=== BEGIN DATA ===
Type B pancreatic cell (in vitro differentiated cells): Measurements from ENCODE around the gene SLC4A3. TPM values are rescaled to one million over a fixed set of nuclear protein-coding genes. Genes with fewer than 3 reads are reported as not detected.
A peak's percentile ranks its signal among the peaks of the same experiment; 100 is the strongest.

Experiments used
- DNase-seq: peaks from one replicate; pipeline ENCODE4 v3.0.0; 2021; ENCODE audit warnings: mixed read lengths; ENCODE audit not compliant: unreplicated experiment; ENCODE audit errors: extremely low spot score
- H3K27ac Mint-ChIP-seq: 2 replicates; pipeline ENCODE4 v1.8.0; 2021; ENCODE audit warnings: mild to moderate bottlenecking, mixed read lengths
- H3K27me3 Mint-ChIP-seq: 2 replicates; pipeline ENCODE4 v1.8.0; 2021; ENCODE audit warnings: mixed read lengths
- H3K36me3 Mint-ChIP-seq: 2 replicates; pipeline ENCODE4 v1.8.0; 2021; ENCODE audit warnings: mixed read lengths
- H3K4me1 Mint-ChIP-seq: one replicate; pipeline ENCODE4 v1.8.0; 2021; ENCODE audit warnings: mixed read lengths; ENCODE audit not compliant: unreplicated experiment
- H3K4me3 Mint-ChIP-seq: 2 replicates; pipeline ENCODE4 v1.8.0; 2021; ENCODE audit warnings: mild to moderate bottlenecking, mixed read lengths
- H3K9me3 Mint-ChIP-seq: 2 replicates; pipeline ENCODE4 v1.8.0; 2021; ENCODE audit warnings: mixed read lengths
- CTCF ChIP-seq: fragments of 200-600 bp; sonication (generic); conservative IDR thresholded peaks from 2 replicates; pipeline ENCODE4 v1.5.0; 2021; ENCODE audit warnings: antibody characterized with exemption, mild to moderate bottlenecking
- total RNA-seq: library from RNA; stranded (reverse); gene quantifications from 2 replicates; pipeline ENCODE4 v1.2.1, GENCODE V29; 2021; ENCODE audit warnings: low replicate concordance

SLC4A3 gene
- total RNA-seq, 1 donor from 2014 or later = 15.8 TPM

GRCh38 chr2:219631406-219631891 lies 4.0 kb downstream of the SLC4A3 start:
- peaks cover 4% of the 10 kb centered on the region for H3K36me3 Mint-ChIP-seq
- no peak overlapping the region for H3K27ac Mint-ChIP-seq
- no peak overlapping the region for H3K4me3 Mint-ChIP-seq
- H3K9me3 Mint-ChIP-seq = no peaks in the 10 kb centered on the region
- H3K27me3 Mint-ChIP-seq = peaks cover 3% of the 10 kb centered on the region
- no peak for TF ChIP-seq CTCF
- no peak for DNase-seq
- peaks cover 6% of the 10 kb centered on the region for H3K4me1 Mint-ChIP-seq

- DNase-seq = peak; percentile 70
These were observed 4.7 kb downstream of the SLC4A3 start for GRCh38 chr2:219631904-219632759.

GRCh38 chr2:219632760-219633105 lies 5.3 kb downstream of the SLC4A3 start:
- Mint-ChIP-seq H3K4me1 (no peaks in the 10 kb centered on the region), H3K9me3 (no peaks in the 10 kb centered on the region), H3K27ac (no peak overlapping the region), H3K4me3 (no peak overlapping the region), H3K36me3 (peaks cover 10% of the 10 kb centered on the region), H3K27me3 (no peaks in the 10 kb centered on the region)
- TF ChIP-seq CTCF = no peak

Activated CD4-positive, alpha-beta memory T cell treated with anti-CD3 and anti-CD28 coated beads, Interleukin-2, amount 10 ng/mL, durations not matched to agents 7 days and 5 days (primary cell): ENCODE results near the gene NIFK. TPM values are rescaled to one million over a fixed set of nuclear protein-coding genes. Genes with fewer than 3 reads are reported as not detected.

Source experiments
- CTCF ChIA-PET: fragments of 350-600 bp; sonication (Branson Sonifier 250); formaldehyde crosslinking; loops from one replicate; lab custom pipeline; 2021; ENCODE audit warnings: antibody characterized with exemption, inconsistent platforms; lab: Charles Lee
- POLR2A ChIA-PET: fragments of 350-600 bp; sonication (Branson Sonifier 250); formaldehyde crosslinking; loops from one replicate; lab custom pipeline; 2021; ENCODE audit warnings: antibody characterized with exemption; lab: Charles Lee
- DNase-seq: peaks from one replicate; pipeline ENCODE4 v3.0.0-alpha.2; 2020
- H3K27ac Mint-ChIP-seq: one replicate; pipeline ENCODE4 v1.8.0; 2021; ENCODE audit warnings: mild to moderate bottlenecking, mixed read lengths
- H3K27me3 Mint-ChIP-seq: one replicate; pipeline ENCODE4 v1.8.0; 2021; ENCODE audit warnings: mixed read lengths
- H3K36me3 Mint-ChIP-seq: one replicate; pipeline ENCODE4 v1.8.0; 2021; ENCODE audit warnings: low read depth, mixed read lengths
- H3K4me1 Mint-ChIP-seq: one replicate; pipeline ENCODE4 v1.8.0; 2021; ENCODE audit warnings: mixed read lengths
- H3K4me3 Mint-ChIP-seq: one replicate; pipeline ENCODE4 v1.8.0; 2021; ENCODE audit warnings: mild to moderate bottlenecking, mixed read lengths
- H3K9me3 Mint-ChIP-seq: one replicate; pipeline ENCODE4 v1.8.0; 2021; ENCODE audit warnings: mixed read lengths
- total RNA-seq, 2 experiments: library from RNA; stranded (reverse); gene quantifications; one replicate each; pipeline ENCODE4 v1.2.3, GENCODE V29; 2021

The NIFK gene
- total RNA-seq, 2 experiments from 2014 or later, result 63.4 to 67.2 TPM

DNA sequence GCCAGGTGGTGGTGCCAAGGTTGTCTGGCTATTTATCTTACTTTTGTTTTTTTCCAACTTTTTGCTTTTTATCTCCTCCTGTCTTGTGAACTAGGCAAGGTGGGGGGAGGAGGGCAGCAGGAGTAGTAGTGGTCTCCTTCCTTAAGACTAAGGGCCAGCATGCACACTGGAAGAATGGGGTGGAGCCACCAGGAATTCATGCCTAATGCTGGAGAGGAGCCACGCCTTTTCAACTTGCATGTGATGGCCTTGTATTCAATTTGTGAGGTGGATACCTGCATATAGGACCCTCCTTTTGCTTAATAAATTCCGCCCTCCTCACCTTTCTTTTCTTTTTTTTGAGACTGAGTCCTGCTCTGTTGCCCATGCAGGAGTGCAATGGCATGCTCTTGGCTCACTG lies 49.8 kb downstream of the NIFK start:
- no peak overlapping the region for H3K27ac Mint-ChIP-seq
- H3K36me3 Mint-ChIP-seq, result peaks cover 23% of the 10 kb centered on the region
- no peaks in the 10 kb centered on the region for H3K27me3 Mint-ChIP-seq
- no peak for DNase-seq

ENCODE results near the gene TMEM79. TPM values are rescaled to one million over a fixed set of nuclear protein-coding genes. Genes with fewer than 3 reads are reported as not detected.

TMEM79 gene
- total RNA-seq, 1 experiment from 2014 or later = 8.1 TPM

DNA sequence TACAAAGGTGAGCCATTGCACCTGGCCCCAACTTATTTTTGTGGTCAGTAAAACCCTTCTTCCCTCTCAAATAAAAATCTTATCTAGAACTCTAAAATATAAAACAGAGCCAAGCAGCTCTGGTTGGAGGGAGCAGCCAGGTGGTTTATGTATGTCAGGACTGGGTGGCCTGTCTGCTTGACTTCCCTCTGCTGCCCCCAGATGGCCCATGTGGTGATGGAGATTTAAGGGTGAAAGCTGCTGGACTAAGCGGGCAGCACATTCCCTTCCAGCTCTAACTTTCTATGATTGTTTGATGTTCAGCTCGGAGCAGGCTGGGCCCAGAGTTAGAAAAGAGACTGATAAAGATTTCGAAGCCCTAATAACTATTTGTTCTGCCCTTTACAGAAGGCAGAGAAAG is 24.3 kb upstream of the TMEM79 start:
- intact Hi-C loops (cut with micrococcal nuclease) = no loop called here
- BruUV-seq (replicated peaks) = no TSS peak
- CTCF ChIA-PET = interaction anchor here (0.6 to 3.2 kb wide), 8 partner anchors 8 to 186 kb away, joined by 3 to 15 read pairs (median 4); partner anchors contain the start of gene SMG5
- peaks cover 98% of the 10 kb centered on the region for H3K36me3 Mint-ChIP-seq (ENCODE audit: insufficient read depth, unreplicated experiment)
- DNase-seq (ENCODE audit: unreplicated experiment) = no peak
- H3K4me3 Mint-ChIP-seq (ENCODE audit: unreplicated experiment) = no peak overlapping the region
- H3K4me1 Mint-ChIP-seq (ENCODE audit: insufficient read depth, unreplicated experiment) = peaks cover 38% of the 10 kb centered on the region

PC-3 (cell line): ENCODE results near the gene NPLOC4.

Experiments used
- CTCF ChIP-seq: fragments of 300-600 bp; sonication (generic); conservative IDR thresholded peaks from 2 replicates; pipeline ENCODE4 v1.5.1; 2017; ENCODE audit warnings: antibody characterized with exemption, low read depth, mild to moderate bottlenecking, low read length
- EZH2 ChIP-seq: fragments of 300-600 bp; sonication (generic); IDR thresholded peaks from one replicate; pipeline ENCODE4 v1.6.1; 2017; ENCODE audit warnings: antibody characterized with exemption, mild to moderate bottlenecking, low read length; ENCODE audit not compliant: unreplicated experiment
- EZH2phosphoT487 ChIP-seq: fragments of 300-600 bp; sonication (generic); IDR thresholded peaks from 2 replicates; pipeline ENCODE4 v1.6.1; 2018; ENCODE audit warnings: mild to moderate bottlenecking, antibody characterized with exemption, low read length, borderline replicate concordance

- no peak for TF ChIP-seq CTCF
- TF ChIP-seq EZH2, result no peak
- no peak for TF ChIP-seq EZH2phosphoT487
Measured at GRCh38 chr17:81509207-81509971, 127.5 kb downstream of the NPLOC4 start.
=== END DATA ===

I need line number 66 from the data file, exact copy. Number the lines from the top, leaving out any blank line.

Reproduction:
- no peak for TF ChIP-seq EZH2phosphoT487